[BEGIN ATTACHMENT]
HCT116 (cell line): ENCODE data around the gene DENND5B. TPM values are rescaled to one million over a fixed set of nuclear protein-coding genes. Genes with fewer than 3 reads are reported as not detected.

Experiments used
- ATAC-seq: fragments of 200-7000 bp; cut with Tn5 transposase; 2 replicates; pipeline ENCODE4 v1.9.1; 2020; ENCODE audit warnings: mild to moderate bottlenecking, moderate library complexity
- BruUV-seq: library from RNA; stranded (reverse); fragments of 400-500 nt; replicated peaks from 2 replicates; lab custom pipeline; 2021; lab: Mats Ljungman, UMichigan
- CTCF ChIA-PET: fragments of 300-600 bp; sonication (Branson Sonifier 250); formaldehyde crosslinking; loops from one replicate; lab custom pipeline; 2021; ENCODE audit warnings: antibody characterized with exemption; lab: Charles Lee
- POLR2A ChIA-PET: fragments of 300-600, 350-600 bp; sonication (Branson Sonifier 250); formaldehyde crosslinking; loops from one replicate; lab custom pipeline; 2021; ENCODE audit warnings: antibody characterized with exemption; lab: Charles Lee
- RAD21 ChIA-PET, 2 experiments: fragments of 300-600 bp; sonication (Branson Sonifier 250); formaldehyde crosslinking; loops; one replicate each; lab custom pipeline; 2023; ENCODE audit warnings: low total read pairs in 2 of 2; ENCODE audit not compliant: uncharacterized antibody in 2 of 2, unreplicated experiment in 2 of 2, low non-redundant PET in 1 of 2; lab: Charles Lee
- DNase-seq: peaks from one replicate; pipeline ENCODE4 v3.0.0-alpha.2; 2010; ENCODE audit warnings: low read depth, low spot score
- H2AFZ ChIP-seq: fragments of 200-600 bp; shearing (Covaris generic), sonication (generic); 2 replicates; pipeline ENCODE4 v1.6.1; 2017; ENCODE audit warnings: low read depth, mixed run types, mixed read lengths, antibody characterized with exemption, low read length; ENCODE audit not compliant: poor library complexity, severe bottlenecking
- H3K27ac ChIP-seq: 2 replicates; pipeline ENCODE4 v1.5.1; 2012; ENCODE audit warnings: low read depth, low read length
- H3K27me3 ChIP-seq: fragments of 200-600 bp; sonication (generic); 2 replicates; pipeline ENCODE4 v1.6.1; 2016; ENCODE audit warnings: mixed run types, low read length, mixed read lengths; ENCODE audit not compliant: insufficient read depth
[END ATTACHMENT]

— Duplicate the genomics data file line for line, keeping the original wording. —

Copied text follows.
HCT116 (cell line): ENCODE data around the gene DENND5B. TPM values are rescaled to one million over a fixed set of nuclear protein-coding genes. Genes with fewer than 3 reads are reported as not detected.

Experiments used
- ATAC-seq: fragments of 200-7000 bp; cut with Tn5 transposase; 2 replicates; pipeline ENCODE4 v1.9.1; 2020; ENCODE audit warnings: mild to moderate bottlenecking, moderate library complexity
- BruUV-seq: library from RNA; stranded (reverse); fragments of 400-500 nt; replicated peaks from 2 replicates; lab custom pipeline; 2021; lab: Mats Ljungman, UMichigan
- CTCF ChIA-PET: fragments of 300-600 bp; sonication (Branson Sonifier 250); formaldehyde crosslinking; loops from one replicate; lab custom pipeline; 2021; ENCODE audit warnings: antibody characterized with exemption; lab: Charles Lee
- POLR2A ChIA-PET: fragments of 300-600, 350-600 bp; sonication (Branson Sonifier 250); formaldehyde crosslinking; loops from one replicate; lab custom pipeline; 2021; ENCODE audit warnings: antibody characterized with exemption; lab: Charles Lee
- RAD21 ChIA-PET, 2 experiments: fragments of 300-600 bp; sonication (Branson Sonifier 250); formaldehyde crosslinking; loops; one replicate each; lab custom pipeline; 2023; ENCODE audit warnings: low total read pairs in 2 of 2; ENCODE audit not compliant: uncharacterized antibody in 2 of 2, unreplicated experiment in 2 of 2, low non-redundant PET in 1 of 2; lab: Charles Lee
- DNase-seq: peaks from one replicate; pipeline ENCODE4 v3.0.0-alpha.2; 2010; ENCODE audit warnings: low read depth, low spot score
- H2AFZ ChIP-seq: fragments of 200-600 bp; shearing (Covaris generic), sonication (generic); 2 replicates; pipeline ENCODE4 v1.6.1; 2017; ENCODE audit warnings: low read depth, mixed run types, mixed read lengths, antibody characterized with exemption, low read length; ENCODE audit not compliant: poor library complexity, severe bottlenecking
- H3K27ac ChIP-seq: 2 replicates; pipeline ENCODE4 v1.5.1; 2012; ENCODE audit warnings: low read depth, low read length
- H3K27me3 ChIP-seq: fragments of 200-600 bp; sonication (generic); 2 replicates; pipeline ENCODE4 v1.6.1; 2016; ENCODE audit warnings: mixed run types, low read length, mixed read lengths; ENCODE audit not compliant: insufficient read depth